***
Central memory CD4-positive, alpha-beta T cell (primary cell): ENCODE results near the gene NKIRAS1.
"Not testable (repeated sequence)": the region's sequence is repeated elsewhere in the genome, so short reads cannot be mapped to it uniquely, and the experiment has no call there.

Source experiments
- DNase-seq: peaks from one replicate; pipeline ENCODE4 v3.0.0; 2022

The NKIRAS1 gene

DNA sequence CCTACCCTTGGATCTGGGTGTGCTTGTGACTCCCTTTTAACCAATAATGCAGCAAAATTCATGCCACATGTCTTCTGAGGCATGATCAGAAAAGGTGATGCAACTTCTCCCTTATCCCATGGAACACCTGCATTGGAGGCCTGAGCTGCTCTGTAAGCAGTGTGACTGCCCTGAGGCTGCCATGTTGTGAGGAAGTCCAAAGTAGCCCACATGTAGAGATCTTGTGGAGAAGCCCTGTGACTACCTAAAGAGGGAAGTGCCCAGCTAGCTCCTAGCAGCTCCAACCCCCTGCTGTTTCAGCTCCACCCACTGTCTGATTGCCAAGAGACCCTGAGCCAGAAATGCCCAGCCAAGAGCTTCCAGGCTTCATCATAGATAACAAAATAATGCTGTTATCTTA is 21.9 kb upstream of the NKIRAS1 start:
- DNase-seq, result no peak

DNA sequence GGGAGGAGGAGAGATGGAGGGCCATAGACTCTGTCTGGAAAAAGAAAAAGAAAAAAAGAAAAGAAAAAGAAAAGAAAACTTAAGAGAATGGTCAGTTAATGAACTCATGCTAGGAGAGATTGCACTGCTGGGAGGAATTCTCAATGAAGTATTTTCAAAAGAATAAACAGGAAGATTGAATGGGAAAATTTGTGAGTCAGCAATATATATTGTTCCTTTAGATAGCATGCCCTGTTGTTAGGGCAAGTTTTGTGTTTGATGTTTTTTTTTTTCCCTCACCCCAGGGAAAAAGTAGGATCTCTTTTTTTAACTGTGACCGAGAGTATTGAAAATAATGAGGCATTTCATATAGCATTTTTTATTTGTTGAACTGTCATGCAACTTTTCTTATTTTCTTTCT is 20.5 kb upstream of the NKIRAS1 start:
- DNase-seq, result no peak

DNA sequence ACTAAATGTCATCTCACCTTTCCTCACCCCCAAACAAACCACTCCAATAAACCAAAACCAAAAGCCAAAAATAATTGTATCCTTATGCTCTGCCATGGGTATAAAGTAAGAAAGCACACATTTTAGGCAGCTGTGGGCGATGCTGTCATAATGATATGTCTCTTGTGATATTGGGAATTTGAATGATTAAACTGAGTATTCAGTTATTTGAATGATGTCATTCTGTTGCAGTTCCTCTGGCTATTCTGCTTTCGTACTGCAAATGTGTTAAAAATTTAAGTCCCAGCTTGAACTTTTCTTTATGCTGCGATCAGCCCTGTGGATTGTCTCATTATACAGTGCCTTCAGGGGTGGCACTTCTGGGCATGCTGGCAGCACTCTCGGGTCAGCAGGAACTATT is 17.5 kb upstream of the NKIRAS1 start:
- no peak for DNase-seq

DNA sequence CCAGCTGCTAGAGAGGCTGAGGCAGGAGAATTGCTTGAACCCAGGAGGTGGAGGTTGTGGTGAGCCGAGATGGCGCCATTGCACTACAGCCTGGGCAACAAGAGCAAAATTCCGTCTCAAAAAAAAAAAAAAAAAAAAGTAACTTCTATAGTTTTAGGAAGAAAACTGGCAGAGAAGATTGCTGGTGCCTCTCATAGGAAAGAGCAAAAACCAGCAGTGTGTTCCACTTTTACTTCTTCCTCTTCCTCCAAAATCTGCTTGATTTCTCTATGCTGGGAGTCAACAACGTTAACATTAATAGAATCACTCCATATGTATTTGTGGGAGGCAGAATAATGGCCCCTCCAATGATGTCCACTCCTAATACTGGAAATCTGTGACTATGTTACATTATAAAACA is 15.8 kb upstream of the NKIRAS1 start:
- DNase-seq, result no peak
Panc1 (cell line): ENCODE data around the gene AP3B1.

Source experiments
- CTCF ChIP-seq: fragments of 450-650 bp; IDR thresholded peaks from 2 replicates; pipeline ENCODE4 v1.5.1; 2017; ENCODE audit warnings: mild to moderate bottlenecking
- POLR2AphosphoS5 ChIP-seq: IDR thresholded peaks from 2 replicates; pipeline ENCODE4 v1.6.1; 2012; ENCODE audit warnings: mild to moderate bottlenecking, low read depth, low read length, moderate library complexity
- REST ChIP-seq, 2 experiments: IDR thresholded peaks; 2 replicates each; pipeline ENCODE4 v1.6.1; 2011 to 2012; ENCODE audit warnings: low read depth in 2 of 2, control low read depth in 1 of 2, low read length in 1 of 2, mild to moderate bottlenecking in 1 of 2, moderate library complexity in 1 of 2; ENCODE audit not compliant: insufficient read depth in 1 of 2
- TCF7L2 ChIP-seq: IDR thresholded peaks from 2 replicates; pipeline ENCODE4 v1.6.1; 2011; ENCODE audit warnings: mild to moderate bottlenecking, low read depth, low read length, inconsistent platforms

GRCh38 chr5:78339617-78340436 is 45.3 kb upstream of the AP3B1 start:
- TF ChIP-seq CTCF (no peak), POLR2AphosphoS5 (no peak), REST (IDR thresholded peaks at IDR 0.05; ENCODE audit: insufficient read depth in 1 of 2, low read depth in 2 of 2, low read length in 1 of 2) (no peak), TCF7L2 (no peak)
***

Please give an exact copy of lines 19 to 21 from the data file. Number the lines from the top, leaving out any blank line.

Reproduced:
- TCF7L2 ChIP-seq: IDR thresholded peaks from 2 replicates; pipeline ENCODE4 v1.6.1; 2011; ENCODE audit warnings: mild to moderate bottlenecking, low read depth, low read length, inconsistent platforms

GRCh38 chr5:78339617-78340436 is 45.3 kb upstream of the AP3B1 start:
- TF ChIP-seq CTCF (no peak), POLR2AphosphoS5 (no peak), REST (IDR thresholded peaks at IDR 0.05; ENCODE audit: insufficient read depth in 1 of 2, low read depth in 2 of 2, low read length in 1 of 2) (no peak), TCF7L2 (no peak)